Like Wickr, Signal also has a desktop version. And, since it’s tied to the device, it doesn’t save your password on a server like Wickr does. From Signal’s website:

The Axolotl ratchet in Signal is the most advanced cryptographic ratchet available. Axolotl ensures that new AES keys are used for every single message, and it provides Signal with both forward secrecy and future secrecy properties. The Signal protocol also features enhanced deniability properties that improve on those provided by OTR, except unlike OTR all of these features work well in an asynchronous mobile environment.

For those who would like to audit Signal’s code themselves, you can find that here.

Conclusion

What you choose to use and trust is a personal decision. Nothing is completely secure all of the time; anything critical should be kept to face to face meetings. In addition, all standard OPSEC rules should apply. (For a real world case of security fails and how that ended, read this story.) For those who claim that “we aren’t doing anything illegal,” keep in mind that we have reached a point where that determination is made on a case by case basis these days, and the odds are not in your favor. I also daresay that there are quite a few people recently put in jail who, if they’re smart, are rethinking a lot of their OPSEC and security strategies. Besides, as world renowned information security researcher The Grugq points out that “OPSEC is prophylactic, you might not need it now, but when you do, you can’t activate it retroactively.”

I’ll do a future article on other apps such as Silent Circle, Telegram, Zello, and more. In the meantime, sit down and decide what your critical information is. Do some basic threat analysis. Next, do some research on the above programs and decide what you can afford to compromise in terms of security. For many users of secure chat, it’s a life or death decision. Keep that in mind.

Above all, take the time to research and learn. You don’t have to be a computer wizard, but you do need to learn the basics of encryption and how to protect  yourself. There’s an excellent beginner primer here (add this blog to your daily reads). For those who prefer a classroom setting, we have the Groundrod Primer class coming up in a few weeks. We highly recommend you check out both.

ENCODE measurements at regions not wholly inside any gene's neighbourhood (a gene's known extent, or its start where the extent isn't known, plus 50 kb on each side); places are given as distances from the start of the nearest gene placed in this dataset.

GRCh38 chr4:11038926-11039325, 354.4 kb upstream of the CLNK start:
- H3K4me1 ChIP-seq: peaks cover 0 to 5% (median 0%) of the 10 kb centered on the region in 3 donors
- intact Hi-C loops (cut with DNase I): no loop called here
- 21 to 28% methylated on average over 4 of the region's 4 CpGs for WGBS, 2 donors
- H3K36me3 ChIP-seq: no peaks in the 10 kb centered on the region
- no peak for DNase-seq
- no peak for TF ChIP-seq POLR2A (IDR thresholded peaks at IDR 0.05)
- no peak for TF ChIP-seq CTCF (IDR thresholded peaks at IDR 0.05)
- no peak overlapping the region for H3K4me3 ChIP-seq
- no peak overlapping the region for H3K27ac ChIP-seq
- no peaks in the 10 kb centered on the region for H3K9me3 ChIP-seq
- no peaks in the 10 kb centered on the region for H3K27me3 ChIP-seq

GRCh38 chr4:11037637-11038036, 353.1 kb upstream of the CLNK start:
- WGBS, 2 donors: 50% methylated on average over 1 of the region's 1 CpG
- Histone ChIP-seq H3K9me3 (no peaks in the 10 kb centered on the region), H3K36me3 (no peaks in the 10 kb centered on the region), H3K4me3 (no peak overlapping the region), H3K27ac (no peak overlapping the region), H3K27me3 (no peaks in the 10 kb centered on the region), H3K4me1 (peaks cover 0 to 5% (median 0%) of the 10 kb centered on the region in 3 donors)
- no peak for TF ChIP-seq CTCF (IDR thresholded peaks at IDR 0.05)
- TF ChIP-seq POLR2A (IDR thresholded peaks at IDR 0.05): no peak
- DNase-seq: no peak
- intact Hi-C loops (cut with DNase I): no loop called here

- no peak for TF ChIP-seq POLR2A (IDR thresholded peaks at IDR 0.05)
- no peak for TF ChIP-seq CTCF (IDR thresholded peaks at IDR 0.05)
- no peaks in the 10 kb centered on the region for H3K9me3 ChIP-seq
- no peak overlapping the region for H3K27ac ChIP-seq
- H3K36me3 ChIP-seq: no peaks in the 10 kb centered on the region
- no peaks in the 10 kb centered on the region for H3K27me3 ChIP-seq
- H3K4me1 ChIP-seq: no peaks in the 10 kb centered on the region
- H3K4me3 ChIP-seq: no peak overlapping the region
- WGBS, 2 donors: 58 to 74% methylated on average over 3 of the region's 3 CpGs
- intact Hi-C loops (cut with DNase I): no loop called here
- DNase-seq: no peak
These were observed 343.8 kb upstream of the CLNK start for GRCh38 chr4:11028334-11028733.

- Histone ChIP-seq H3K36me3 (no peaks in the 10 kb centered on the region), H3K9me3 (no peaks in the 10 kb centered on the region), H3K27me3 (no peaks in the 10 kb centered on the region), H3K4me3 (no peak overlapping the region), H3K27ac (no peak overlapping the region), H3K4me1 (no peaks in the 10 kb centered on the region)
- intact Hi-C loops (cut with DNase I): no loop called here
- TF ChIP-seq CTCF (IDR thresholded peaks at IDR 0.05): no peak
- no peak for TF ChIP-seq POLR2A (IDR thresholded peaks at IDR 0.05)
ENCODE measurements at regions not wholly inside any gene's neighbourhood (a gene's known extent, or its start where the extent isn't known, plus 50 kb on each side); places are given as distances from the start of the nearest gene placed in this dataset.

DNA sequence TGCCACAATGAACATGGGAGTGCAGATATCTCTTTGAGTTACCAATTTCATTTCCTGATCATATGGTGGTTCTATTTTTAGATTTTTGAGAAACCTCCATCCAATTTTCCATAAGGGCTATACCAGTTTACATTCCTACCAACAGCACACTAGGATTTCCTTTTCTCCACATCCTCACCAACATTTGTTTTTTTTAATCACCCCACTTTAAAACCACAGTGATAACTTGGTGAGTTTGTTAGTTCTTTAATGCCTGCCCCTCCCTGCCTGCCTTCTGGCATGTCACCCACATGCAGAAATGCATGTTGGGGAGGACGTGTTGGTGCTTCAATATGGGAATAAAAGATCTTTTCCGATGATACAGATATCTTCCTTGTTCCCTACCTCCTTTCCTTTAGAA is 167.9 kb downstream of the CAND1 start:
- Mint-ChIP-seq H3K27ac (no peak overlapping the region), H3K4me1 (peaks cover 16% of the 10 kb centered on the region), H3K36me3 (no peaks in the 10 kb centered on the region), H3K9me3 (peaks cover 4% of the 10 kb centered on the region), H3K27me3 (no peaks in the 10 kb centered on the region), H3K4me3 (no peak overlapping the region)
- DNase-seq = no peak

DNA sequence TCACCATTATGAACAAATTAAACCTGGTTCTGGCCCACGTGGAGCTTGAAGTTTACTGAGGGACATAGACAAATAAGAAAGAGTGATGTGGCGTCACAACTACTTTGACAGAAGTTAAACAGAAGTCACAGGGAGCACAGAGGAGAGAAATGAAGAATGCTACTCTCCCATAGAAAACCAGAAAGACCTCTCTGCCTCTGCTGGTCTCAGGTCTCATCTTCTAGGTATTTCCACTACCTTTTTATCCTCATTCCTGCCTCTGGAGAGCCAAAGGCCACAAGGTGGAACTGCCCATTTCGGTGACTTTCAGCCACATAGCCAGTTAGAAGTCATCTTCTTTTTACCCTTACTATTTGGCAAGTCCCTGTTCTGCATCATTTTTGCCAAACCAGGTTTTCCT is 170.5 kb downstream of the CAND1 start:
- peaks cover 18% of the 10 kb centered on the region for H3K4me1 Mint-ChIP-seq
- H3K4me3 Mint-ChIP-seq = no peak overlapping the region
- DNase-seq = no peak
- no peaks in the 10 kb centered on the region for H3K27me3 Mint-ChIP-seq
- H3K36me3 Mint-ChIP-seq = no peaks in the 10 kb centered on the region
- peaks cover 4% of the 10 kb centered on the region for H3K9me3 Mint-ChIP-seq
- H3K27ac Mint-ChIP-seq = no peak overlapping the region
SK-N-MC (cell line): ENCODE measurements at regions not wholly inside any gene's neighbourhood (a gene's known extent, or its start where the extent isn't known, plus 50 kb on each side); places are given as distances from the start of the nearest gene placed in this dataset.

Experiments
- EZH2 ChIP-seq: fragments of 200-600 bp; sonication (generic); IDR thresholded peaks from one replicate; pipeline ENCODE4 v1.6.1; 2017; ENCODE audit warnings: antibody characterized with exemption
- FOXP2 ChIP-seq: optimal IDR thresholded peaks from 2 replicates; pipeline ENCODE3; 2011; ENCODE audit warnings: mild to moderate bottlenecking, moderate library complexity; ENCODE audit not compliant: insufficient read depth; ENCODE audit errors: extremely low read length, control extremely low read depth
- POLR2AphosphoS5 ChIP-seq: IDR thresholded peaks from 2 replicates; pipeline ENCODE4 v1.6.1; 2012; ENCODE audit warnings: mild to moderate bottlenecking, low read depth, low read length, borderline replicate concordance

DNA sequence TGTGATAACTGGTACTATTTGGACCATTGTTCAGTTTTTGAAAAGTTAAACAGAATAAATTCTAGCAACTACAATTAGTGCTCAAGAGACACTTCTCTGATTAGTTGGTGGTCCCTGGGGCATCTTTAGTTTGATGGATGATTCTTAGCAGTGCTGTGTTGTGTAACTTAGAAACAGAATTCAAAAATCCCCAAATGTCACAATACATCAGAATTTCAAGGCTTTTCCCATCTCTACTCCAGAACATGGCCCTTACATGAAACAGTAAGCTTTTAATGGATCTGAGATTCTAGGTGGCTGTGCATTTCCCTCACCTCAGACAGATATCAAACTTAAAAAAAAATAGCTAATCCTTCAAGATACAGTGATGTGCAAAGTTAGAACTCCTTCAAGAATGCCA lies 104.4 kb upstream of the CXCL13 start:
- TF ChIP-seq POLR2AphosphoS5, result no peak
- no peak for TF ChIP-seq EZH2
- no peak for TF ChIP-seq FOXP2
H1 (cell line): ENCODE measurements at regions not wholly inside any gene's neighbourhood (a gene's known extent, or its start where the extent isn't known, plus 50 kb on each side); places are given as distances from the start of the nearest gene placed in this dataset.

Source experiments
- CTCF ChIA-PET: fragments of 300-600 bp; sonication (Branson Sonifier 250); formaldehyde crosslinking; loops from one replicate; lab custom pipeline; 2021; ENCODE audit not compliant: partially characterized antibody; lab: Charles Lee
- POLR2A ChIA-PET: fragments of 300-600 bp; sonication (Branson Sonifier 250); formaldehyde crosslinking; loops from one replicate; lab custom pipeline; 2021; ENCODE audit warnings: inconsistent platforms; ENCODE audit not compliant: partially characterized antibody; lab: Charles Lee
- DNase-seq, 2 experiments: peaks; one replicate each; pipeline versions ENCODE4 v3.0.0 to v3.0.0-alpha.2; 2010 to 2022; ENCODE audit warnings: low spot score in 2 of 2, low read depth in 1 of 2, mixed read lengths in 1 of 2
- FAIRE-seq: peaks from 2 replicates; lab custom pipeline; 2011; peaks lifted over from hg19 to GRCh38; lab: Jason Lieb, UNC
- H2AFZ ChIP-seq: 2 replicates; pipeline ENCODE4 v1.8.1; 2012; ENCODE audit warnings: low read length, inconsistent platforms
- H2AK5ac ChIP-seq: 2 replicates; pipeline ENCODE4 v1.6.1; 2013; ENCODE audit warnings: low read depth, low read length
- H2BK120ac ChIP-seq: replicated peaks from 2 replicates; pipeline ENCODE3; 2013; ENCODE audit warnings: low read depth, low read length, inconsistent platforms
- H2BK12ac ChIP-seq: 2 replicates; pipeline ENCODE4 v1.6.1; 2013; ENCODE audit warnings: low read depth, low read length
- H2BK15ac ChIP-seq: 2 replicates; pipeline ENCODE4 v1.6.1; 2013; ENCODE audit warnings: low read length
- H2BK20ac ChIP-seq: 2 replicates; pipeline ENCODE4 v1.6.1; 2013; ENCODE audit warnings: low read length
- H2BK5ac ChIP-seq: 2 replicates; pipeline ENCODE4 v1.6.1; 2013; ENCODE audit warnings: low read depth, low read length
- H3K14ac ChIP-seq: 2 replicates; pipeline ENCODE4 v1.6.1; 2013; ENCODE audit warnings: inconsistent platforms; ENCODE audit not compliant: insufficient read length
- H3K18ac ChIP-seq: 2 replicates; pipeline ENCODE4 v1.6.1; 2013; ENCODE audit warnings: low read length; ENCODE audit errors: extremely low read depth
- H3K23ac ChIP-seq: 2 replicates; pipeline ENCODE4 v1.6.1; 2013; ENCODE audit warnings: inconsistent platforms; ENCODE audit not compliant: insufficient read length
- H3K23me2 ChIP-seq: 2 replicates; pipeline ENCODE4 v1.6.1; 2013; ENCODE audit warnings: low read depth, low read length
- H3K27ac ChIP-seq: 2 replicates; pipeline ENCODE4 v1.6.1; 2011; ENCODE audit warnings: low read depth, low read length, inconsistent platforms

Whatever you do, for the love of Pete, stop using Facebook as a coordination, networking and recruiting tool.

SHTF Intelligence Course

Sam Culper of Forward Observer Magazine is teaching a SHTF Intelligence course in Spokane, WA in mid-March. If you haven’t taken this class yet, you need to–and if you’re one of the folks who have been asking us for an intelligence class in the Spokane area, we’ll simply point you in Sam’s direction for this one. He’s one of the best out there for this particular topic; he literally wrote the book on it. Here’s a taste of what you’ll be learning:

– threat identification
– threat analysis
– understanding the threat environment and you
– understanding the community security mission
– community security strategies
– the Intelligence Cycle
– how to gather intelligence information (specific for your locale)
– how to analyze incoming intelligence information
– how to set up a community intelligence section
– the fundamental tasks and responsibilities of the intelligence section
– Intelligence Preparation of the Battlefield & Community
– Area Assessments

There’s a lot more information on the FOMag website. If you want to know what’s really going on around you, if you truly want to understand the threats we face, and if you want to learn how to effectively deal with community intelligence then you need this course. Don’t wait until SHTF to care about this stuff—you need to understand SHTF Intelligence NOW.

As an added bonus, you can help out TOWR’s mission as well by attending! Sam has agreed to donate to TOWR for any students who we send to his course. So, go learn some critical skills AND let him know we sent you, so you can help us bring you more classes as well, such as the Groundrod Primer class in just a few weeks!